Starting With A Single Product, This New French Pharmacist-Founded Skincare Brand Is Exceeding Sales Projections

Growing up in the South of France, Natacha Bonjout revered the French Riviera’s stunning beauty and the region’s simple approach to life. Coupled with her professional background in beauty and desire to bring something new to skincare, they inspired her to create the eponymous brand, Bonjout Beauty.

Launched in May, Le Balm Skin Savior Solid Sérum is the brand’s first product. It’s a waterless, multiuse skincare salve packed with 68 active ingredients, almost all of which are naturally derived, and it’s rooted in Bonjout’s proprietary 2.6.60 formulation protocol that Bonjout Beauty calls the Bonjout Radiance System. The protocol involves six skin benefits, including moisturization and repair, 1.5 million patented plant cells per formula and actions on two skin levels: the surface and deep epidermis.

“Because of my scientific background and career in the cosmetic industry, I was able to identify not only products, but methods of delivering ingredients to the skin that are both innovative and first to market,” says Bonjout, who has a pharmacy doctorate and previously worked for Fareva-owned makeup manufacturer Chromavis and Givaudan-owned natural ingredient supplier Naturex. She moved to the United States in 2010.

Bonjout Beauty launched in May with a single product, Le Balm Skin Savior Solid Sérum. In its first two weeks on the market, the brand registered over $50,000 in sales, an amount it expected to reach over the course of a month.

Priced at $120 for a 1-oz. size, Le Balm contains peptides, squalane, hyaluronic acid and prickly pear oil. It’s primarily made up of lipids that Bonjout explains mimic the skin’s structure and penetrate into the dermis for optimal efficacy. It took Bonjout five years to formulate Le Balm to her standards. While its formula isn’t minimalist, she points out the product is designed for minimalist skincare consumers. She says its “all-in-one” formula can be used on the face, lips, neck and under the eyes.

Housed in a macaroon-shaped ivory case appearing akin to an expensive bar of soap, Bonjout describes Le Balm as epitomizing “quiet luxury.” It’s the kind of product French pharmacy skincare aficionados would relish having on their sink. Made from recyclable materials, the container will soon be refillable.

In Bonjout Beauty’s initial two weeks on the market, it registered over $50,000 in sales. The brand is expected to reach about $1 million in sales in its first year. “We were able to meet our first-month projections on the first day of sales,” says Bonjout. “It’s been amazing to see the passionate response from our customers and community and how much they love the product and see a real difference in their skin.”

“It’s been amazing to see the passionate response from our customers and community and how much they love the product and see a real difference in their skin.”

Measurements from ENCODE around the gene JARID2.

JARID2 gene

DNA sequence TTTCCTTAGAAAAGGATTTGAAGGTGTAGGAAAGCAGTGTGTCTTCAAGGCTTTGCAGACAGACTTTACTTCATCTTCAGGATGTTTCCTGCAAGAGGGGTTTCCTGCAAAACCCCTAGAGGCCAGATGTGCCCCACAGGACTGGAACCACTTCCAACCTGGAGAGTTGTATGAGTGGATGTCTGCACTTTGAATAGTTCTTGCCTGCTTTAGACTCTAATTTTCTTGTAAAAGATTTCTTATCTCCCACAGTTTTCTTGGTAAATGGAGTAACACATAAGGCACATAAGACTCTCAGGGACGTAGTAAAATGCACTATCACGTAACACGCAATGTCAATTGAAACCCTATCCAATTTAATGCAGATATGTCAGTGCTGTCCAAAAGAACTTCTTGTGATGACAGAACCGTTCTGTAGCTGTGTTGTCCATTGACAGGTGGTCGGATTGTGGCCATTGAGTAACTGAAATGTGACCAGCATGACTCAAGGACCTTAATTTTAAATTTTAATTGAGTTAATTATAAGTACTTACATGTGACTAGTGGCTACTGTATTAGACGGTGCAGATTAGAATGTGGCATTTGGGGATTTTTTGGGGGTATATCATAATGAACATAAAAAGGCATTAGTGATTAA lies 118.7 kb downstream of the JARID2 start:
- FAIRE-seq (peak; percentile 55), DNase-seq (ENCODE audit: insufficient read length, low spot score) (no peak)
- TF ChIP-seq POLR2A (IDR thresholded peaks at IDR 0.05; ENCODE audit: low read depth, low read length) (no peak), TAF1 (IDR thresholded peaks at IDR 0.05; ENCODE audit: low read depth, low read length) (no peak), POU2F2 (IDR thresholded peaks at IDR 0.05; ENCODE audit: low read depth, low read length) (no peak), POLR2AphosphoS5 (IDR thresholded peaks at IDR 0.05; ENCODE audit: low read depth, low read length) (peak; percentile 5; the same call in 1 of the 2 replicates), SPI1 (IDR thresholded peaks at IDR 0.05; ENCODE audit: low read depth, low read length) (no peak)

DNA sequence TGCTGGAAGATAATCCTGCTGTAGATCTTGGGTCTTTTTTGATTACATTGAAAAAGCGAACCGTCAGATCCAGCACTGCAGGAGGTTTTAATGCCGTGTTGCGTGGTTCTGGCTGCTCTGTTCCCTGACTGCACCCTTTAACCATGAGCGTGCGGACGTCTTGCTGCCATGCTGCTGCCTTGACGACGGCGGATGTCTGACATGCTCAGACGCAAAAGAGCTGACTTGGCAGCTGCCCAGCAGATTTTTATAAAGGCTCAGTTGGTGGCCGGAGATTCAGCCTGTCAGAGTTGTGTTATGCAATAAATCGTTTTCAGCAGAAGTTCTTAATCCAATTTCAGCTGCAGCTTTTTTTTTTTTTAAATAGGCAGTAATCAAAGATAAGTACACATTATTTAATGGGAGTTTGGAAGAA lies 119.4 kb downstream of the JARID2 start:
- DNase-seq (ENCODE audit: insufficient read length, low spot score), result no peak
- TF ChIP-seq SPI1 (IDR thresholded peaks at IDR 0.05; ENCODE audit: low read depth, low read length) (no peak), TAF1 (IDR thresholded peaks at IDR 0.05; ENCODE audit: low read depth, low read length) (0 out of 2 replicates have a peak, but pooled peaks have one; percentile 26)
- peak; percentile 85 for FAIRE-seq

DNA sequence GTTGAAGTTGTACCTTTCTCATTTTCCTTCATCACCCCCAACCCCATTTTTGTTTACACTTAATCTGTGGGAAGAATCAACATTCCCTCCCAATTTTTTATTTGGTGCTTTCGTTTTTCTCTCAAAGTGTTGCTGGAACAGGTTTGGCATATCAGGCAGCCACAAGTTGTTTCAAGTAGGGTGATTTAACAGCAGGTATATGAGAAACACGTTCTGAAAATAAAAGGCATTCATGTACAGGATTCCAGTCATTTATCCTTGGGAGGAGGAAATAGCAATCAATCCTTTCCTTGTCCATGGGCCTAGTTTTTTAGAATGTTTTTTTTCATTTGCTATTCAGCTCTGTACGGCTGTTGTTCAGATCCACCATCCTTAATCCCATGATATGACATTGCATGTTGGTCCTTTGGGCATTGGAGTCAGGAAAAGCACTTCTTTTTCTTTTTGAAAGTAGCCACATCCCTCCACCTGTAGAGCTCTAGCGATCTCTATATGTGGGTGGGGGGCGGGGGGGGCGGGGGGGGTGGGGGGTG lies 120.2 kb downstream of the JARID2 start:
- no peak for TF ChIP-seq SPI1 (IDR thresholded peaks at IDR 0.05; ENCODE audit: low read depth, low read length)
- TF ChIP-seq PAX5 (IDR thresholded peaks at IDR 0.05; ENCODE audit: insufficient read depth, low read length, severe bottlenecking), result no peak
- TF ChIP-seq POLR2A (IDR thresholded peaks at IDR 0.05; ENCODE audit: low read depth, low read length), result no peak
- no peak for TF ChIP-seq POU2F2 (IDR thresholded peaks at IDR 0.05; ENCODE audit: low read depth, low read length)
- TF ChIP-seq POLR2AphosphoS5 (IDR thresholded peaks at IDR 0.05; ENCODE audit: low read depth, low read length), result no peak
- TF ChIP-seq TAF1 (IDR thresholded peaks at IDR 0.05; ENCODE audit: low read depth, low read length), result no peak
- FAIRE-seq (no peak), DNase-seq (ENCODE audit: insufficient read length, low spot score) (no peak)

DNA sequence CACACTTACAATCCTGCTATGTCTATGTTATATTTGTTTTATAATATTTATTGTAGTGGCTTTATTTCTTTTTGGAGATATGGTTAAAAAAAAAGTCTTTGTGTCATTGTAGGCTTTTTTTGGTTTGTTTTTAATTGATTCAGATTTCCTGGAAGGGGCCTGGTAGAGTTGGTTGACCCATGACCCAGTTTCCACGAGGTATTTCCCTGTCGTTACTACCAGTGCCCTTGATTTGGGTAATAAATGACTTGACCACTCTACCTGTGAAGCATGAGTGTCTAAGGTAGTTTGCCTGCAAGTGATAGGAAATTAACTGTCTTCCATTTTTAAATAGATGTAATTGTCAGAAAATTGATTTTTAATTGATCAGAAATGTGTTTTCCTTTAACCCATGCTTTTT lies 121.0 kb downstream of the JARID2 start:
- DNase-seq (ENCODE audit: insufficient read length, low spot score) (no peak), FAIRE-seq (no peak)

Solid serums are a tiny slice of the $3.1 billion global serum segment, which market research firm Transparency Market Research projects will advance at a compound annual growth rate of 7.4% to hit nearly $6.3 billion by the end of 2031. The few brands that have broken into the solid serum space include DEW Mighty, Tatcha, Live Tinted and Hero Cosmetics. They’re responding to consumer interest in sustainability.

For now, Bonjout Beauty is only sold on its website, a decision Bonjout made to build a strong sense of community and momentum before embarking on retail distribution. She says, “We are considering retail expansion in the future, though with the right strategic partner who aligns with our values.”

For funding, Bonjout Beauty started with a small circle of friends and family backers, but, once word got out, more people wanted to support the brand. The brand has raised $1.5 million.

Bonjout Beauty founder and pharmacist Natacha Bonjout

“It quickly turned into friends of friends and other advisors who were so impressed with our technology that we had a long list of people who wanted to invest and help grow the business,” she says. “We are also lucky to have some very talented leaders in the beauty industry who have grown and taken several businesses to billion-dollar IPOs and are acting as advisors to us, even investing their own money into the brand.”

To raise awareness, Bonjout Beauty has turned to Instagram and is considering establishing a presence on TikTok soon. The brand has hosted two pop-ups in New York. Bonjout says, “Getting in direct and actual contact with customers felt great and the purchase conversions went through the roof.”

Bonjout Beauty has several product releases in store for 2024. Bonjout hints that they will focus on optimizing skin radiance. “There is a huge opportunity to expand within both skincare as well as makeup categories to deliver the proprietary Bonjout actives in new and innovative formats,” she says. “We are truly developing first-generation, first-to-market skincare technologies, which come with some challenges and complexities. We do not want to rush anything to market if we are not 100% confident in and passionate with its performance.”